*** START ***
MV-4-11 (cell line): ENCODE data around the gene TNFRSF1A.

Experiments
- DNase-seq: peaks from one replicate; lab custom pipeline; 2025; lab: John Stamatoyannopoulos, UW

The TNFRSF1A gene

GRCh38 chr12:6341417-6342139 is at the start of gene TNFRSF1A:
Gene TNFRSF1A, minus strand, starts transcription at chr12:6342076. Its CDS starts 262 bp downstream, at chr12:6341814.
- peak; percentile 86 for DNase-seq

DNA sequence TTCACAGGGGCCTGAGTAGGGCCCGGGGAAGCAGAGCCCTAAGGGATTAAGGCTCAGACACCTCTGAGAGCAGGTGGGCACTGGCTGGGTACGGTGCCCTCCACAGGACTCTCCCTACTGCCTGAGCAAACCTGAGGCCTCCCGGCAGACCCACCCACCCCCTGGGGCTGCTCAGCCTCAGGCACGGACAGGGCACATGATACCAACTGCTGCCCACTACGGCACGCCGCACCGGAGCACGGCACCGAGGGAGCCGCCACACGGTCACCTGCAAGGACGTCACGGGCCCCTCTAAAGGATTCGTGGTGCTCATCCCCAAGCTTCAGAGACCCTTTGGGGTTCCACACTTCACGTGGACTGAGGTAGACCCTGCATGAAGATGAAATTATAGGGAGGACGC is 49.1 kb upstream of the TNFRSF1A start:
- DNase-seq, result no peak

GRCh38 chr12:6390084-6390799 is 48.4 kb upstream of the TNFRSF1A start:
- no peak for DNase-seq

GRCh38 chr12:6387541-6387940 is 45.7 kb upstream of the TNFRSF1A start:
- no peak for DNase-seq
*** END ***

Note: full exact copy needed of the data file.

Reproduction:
MV-4-11 (cell line): ENCODE data around the gene TNFRSF1A.

Experiments
- DNase-seq: peaks from one replicate; lab custom pipeline; 2025; lab: John Stamatoyannopoulos, UW

The TNFRSF1A gene

GRCh38 chr12:6341417-6342139 is at the start of gene TNFRSF1A:
Gene TNFRSF1A, minus strand, starts transcription at chr12:6342076. Its CDS starts 262 bp downstream, at chr12:6341814.
- peak; percentile 86 for DNase-seq

DNA sequence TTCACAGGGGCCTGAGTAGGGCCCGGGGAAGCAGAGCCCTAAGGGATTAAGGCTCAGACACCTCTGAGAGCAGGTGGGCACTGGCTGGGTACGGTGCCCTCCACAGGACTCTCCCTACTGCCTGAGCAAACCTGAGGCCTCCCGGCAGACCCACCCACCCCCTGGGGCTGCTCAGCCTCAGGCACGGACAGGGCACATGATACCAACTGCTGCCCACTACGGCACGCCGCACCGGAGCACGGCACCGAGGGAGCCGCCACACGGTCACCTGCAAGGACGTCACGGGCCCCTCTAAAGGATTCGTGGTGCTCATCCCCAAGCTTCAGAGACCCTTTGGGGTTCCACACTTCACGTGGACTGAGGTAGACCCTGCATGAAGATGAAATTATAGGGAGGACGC is 49.1 kb upstream of the TNFRSF1A start:
- DNase-seq, result no peak

GRCh38 chr12:6390084-6390799 is 48.4 kb upstream of the TNFRSF1A start:
- no peak for DNase-seq

GRCh38 chr12:6387541-6387940 is 45.7 kb upstream of the TNFRSF1A start:
- no peak for DNase-seq